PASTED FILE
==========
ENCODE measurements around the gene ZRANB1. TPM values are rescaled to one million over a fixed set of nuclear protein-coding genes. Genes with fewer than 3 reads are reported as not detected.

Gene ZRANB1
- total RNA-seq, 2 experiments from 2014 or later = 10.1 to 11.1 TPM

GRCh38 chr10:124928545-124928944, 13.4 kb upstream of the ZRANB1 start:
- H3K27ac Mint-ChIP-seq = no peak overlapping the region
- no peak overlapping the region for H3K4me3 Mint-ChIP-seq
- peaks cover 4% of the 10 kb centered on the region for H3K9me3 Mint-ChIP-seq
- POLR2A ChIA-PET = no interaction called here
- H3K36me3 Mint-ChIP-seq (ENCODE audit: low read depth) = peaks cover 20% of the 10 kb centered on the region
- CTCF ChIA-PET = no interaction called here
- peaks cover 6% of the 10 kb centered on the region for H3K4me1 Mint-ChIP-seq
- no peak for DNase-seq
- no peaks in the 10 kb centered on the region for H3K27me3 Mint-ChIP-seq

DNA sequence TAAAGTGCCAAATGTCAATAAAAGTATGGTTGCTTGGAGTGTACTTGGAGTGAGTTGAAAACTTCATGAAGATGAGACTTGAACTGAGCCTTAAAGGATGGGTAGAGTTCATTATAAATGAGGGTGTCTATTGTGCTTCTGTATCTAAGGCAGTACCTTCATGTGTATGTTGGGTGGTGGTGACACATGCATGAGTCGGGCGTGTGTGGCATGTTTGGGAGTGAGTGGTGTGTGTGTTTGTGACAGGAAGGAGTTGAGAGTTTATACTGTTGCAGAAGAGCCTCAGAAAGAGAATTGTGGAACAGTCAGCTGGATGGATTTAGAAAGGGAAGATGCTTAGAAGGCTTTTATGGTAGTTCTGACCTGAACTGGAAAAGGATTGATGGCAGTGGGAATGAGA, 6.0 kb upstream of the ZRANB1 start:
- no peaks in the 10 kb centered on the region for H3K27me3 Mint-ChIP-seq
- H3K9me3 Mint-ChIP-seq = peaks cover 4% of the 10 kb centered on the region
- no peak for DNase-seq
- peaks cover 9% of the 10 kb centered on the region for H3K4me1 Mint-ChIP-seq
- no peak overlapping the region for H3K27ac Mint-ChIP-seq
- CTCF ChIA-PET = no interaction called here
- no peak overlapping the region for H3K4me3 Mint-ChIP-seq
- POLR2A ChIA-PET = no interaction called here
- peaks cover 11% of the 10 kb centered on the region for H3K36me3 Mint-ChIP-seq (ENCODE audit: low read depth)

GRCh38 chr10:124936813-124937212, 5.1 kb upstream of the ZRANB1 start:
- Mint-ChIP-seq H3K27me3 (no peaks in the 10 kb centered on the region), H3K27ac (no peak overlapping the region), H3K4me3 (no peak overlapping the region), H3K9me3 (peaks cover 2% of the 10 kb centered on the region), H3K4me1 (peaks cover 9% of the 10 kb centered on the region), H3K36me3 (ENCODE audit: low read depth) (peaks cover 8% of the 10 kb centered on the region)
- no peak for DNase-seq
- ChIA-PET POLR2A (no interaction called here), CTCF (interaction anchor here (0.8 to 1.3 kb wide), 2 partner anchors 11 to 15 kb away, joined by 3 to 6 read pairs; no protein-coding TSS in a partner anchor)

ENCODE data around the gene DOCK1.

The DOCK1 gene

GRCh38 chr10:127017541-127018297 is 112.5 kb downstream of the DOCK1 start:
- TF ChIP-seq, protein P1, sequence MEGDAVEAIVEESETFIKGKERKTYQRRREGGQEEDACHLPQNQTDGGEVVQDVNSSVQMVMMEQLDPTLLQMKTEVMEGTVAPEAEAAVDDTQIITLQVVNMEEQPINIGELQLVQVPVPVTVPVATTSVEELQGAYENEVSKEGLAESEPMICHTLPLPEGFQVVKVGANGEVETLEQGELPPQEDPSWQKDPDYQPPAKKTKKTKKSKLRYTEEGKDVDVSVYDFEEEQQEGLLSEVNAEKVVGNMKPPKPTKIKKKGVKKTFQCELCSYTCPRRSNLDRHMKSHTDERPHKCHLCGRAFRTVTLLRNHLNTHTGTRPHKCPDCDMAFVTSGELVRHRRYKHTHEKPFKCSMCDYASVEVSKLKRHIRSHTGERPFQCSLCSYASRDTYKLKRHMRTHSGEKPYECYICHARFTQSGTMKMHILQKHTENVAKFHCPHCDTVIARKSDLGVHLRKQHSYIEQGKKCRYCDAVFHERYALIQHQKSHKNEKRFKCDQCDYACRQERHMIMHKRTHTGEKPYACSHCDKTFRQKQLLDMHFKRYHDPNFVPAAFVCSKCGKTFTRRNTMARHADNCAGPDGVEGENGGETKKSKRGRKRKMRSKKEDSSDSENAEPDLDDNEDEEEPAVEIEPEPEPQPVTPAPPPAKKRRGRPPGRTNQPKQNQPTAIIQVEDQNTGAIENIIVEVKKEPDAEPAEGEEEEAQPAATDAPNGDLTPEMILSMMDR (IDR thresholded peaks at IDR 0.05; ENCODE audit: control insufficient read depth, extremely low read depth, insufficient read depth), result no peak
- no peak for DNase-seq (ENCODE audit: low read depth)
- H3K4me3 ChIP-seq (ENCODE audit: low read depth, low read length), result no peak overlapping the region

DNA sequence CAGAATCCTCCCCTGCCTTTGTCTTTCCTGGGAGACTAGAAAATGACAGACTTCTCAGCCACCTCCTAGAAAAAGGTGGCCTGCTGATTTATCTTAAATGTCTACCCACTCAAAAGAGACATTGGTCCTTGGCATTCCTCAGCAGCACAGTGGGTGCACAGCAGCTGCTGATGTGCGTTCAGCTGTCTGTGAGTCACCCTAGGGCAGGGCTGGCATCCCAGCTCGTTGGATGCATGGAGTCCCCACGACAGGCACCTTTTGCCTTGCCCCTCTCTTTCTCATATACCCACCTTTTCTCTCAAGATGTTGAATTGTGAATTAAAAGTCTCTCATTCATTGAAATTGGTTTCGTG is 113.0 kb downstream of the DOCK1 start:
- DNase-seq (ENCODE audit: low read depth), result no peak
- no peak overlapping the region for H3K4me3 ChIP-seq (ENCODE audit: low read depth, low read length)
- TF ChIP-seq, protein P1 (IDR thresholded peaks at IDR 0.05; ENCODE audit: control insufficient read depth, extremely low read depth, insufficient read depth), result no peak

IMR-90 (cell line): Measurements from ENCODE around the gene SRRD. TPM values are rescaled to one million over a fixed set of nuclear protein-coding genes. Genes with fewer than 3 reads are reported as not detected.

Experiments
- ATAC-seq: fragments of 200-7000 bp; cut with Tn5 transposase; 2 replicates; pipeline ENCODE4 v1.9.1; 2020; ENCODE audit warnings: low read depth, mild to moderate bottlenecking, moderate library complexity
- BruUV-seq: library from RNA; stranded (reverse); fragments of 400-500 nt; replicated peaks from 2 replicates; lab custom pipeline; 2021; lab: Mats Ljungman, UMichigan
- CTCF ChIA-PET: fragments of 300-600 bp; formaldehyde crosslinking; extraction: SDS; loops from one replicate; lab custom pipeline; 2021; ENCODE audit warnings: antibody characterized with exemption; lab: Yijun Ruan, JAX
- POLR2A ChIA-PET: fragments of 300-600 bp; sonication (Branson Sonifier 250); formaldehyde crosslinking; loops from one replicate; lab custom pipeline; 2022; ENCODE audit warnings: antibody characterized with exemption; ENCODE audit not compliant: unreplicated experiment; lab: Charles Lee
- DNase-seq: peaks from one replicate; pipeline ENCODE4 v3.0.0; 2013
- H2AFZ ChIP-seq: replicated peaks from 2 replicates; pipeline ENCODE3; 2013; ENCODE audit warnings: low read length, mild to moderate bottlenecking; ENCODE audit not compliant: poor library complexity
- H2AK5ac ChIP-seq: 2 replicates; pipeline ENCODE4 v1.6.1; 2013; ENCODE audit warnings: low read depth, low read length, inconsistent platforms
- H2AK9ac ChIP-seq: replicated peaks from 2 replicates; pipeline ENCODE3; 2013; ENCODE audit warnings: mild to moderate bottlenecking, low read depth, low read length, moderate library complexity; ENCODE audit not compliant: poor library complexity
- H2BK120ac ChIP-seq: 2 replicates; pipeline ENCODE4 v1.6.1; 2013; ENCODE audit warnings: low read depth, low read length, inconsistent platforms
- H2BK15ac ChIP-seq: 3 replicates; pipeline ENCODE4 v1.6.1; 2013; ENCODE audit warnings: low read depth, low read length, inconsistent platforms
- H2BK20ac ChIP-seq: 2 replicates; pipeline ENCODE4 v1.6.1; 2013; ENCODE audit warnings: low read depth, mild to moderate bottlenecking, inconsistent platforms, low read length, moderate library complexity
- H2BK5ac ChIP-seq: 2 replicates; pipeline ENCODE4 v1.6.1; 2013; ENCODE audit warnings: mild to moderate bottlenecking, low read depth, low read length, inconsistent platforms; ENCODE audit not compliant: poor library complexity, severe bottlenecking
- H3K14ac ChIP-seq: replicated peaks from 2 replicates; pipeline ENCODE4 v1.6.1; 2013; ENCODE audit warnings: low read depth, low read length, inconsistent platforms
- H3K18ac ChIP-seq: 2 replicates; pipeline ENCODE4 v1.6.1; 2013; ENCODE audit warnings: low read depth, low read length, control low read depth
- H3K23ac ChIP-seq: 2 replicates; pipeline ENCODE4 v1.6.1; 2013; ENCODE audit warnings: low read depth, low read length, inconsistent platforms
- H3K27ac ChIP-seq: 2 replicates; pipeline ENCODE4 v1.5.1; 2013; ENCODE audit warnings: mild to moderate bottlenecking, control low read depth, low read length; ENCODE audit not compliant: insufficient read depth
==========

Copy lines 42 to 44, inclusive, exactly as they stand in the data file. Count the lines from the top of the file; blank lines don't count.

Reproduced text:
- CTCF ChIA-PET: fragments of 300-600 bp; formaldehyde crosslinking; extraction: SDS; loops from one replicate; lab custom pipeline; 2021; ENCODE audit warnings: antibody characterized with exemption; lab: Yijun Ruan, JAX
- POLR2A ChIA-PET: fragments of 300-600 bp; sonication (Branson Sonifier 250); formaldehyde crosslinking; loops from one replicate; lab custom pipeline; 2022; ENCODE audit warnings: antibody characterized with exemption; ENCODE audit not compliant: unreplicated experiment; lab: Charles Lee
- DNase-seq: peaks from one replicate; pipeline ENCODE4 v3.0.0; 2013